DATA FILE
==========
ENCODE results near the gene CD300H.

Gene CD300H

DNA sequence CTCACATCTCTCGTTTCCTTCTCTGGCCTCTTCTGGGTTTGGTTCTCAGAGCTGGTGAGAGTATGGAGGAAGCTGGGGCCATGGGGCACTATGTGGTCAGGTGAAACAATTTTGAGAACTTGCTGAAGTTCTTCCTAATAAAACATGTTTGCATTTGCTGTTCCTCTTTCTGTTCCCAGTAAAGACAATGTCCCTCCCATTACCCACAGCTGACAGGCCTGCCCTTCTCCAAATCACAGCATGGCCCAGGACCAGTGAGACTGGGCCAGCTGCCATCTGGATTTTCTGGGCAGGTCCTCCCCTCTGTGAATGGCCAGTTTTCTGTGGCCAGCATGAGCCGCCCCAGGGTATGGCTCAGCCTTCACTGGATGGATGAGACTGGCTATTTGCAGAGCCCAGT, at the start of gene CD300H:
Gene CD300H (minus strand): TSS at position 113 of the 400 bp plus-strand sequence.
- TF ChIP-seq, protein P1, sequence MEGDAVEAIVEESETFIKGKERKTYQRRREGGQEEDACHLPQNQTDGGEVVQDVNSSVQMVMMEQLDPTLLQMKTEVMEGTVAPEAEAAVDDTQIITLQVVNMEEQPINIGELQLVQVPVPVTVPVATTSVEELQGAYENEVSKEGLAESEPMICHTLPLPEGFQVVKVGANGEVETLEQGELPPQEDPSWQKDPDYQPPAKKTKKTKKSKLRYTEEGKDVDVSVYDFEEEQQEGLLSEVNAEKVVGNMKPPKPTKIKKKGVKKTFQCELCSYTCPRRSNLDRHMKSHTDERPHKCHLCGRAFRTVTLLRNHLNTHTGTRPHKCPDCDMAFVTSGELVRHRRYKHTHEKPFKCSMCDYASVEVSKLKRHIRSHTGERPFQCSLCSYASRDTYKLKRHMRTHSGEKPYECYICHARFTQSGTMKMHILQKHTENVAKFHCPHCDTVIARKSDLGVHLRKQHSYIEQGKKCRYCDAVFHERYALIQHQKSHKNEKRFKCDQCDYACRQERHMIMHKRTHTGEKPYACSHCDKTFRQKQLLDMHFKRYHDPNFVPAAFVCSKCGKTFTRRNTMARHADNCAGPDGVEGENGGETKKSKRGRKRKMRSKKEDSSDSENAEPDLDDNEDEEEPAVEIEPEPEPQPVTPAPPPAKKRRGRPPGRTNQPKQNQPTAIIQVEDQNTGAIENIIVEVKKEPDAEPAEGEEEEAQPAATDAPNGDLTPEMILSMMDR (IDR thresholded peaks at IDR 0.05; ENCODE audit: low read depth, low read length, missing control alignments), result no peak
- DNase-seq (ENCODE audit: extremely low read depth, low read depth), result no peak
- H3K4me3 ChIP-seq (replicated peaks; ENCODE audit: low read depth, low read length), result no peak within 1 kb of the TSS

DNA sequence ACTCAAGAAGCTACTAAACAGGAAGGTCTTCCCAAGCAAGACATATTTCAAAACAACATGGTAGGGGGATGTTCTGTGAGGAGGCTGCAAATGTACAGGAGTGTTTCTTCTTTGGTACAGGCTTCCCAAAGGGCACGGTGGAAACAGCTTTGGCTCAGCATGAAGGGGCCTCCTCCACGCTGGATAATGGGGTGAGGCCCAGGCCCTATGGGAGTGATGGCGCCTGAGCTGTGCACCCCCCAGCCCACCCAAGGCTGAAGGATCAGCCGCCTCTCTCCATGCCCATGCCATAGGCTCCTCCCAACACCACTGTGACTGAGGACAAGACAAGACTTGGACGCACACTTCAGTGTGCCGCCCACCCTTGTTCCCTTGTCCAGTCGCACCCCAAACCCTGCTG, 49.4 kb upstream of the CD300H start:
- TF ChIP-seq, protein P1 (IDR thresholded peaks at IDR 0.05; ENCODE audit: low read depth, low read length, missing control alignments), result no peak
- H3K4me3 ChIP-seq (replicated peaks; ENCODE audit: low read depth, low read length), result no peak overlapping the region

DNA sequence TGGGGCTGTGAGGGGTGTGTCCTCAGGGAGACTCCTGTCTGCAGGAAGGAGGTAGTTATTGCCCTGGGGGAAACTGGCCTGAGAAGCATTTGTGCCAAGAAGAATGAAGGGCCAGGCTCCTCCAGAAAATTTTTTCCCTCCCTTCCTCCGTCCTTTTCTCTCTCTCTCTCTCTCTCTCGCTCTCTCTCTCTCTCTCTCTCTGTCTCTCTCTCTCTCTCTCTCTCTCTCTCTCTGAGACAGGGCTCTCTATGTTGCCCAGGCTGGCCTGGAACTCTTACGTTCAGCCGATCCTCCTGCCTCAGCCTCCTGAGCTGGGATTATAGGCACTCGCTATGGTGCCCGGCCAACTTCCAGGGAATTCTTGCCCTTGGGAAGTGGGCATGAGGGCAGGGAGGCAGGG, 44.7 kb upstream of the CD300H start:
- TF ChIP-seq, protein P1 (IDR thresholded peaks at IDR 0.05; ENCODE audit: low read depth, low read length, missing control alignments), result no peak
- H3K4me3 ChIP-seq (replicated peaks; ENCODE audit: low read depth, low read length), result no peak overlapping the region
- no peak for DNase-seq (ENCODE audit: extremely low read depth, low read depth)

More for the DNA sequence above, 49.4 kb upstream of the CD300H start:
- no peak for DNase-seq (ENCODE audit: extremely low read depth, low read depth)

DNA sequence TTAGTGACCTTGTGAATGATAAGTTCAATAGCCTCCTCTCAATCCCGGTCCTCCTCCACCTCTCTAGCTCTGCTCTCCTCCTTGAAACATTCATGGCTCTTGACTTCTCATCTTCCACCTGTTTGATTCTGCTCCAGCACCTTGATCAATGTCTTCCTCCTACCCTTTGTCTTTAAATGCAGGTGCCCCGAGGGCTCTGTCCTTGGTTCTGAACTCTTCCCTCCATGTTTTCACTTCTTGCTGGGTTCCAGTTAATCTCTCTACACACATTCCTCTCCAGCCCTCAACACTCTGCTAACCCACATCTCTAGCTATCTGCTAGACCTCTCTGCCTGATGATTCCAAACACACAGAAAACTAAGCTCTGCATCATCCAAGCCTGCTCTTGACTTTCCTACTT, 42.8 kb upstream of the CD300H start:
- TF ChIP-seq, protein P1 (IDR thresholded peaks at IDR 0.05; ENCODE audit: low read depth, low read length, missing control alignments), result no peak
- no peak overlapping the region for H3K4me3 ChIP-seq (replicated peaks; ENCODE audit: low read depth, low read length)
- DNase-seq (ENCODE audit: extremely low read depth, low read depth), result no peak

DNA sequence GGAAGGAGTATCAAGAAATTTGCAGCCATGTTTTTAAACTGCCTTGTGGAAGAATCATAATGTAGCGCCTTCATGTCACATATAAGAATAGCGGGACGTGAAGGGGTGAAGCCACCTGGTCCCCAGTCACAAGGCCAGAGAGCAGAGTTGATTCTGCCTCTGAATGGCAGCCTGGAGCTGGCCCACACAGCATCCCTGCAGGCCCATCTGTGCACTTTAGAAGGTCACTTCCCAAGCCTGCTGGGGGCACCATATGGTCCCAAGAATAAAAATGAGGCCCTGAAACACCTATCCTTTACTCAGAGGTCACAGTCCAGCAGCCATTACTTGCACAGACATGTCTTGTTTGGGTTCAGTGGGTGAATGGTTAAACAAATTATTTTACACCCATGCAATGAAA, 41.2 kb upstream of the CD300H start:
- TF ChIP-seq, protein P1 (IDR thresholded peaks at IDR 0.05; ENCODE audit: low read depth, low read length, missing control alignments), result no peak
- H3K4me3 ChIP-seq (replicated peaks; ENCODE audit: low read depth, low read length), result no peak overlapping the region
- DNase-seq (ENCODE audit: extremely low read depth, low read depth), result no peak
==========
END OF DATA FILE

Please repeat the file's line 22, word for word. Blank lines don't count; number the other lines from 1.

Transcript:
- TF ChIP-seq, protein P1 (IDR thresholded peaks at IDR 0.05; ENCODE audit: low read depth, low read length, missing control alignments), result no peak